In the 1960s in South Korea modernization began which took place on the surface type that is without preparing the basis for such kind of transformation. The rigidity of the political regime within the country, as well as following the political and economic course of the United States and the final rejection of the search for attempts to unite the Korean Peninsula against the background of superficial reform, led to the emergence of a large number of student movements for democracy, reunification and preservation of national specificity. It is in the midst of student movements of 1960-1980s for democratic transformations new subcultures and movements were born.
Depending on the symbolism in South Korean society, nowadays one can distinguish subcultures of K-pop fans, underground and hippie, oljang, clubbers, whose members within groups have similar characteristics - a common language, communication network, personal connections, superficial acquaintances, general norms and values, behavior models and forms of relationships. In the long run, Koreans will continue to actively perceive new ideas and patterns, skillfully integrating them into their culture and monetizing them.
The paper discusses the question of existence of hereditary aristocracy in the ancient Chinese state of Qin during the period of 4th – 3rd BC, as well as the question of its role in the domestic political process. The paper shows the dynam-ic of political change on the materials of received sources as well as on that of the paleographic texts. It also shows that the traditional perception of Shang Yang’s reforms is false. This perception is based on the sources, composed largely during the Han era, which predetermined their bias towards the history of Qin. Based on these sources the re-search to date usually depicts the reforms of Shang Yang as an act of dismantling the order based on hereditary aris-tocracy and transforming Qin into a bureaucratic state, divided uniformly into counties and commanderies. However the reality, as shown in the sources contradicts this view, as the hereditary aristocracy after the reforms of Shang Yang neither ceased to exist, nor lost the decisive grip over the political process in the state of Qin. The research shows a dependence of the power transition stability and the ability of the hereditary aristocracy to align with the monarch and also shows that the process of imperial formation put this model of stability in jeopardy. It has also become clear that the very process of reproducing conflict between the aristocratic and bureaucratic groups within Qin’s elites was driven by the changing interest of the monarch, who, in his different period of reign aimed at different goals, thus be-ing the variable that propelled the political change within a framework of constants. This change led inevitably to the transformation of connection between the ruler and the hereditary aristocracy, the initial type of which being that of a hereditary lineage system of ties, and the final being that of an imperial state system, where the groups of heredi-tary aristocracy within the imperial court no longer needed to have kinship with the ruler, but played the role of agents for the local elites, influencing imperial politics.
This publication presents a report of the student practice organized for the students of the Novosibirsk State University at the Vesuvian Institute of Archaeology and Humanities (Istituto Internazionale Vesuviano per l'Archeologia e le Scienze Umane) in Castellamare-di-Stabia (Italy, Region of Naples) in 2012 and 2013. This practice was lead by Professor Liudmila V. Lbova and research fellows Valentin L. Portnykh and Vyatcheslav G. Telminov. The aim of the practice was to enhance the subject area of the lecture and seminar courses taught at the Novosibirsk State University and to enrich them with new important material from the field of classical archaeology. In the framework of this project the students attended several classes on the material culture of Ancient Rome given by Dr. Paolo Gardelli (Vesuvian Institute) and visited the main archaeological sites of the area destroyed by the eruption of Vesuvius in 79 A.D. While the first practice in 2012 was organized only by the Italian colleagues, the second one that took place in 2013 was accompanied with the commentary on the archaeological sites made by both Italian and Russian scholars.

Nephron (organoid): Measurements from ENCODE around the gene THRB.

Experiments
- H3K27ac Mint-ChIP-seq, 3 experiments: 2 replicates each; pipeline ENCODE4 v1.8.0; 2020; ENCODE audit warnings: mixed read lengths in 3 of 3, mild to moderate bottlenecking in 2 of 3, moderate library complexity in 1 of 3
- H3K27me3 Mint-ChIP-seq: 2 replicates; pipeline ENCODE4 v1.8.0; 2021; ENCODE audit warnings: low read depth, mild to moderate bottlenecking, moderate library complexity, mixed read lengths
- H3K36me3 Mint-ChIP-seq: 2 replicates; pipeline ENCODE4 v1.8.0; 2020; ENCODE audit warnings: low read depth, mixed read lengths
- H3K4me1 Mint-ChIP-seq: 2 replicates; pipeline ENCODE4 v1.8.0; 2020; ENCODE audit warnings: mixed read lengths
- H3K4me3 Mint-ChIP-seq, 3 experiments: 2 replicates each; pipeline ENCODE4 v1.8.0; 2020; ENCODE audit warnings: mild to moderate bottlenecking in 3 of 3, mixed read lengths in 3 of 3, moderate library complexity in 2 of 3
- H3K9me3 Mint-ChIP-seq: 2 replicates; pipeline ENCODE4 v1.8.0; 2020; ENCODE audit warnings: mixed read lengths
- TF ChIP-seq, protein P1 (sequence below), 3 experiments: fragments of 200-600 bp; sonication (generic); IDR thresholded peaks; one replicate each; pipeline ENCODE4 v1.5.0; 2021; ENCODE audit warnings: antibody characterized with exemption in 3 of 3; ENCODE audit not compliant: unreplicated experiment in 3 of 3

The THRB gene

The article examines a novel written by the one of the most popular Chinese women writer of the late XX century – Wang Anyi. The author analyzes social and cultural changes taking place in the history of Shanghai from the period of 1940’s until 1980’s. On the surface, the novel reads as the story of beautiful woman Wang Qiyao, "Miss Third Place" in the Shanghai Beauty Contest. Throughout the story, this girl from traditional Shanghai slum is trying to get the pass to the high life, become an icon of luxury and splendor in semi-colonial Shanghai. Finally, when she has almost reached such level, the fate of the city and her own changed radically. The novel is divided into three parts, representing changing course of the Chinese nation and Wang Qiyao herself. Part 1 chronicles heroine’s brief moment in the limelight, her love affair with a powerful government official. Part 2 tells of Wang Qiyao’s life during the years of Communist rule, and finally, part 3 starts after the Cultural Revolution and introduces last decade of Wang’s live through the prism of China’s new economic growth and the massive changes to the nature of Chinese society. While reading the novel we can see, that it’s not just a live story of Chinese new “liberated” woman of XX century, but it is the city's modern history that forms the backbone of the tale, creating the "everlasting sorrow" and melancholy of the modern consumer society in which the identity of the heroine is completely dissolved. Just like Wang Qiyao, modern Shanghai has never controlled its fate, following to the forces of Western colonization, communist "liberation," and finally Deng Xiaoping’s Chinese way of capitalism. Shanghai, historically the most "foreign" Chinese city, has been the quintessential symbol of modernity in China. The young and talented girl Qiyao grew up in an atmosphere of parties, jazz, beautiful dresses and fashion shops. Wang Qiyao indulges in the decadent pleasures of pre-liberation Shanghai, secretly playing mahjong during the antirightist Movement and exchanging lovers on the eve of the Cultural Revolution. She is going through difficult years of the Cultural Revolution, trying to keep small grains from a past life. She surrounds herself with people who also are nostalgic for the past. This past deprived of a real human feelings, it illusive. In the same way, new Shanghai, absorbed by greed, money, and the new capitalist values, seems empty and illusory.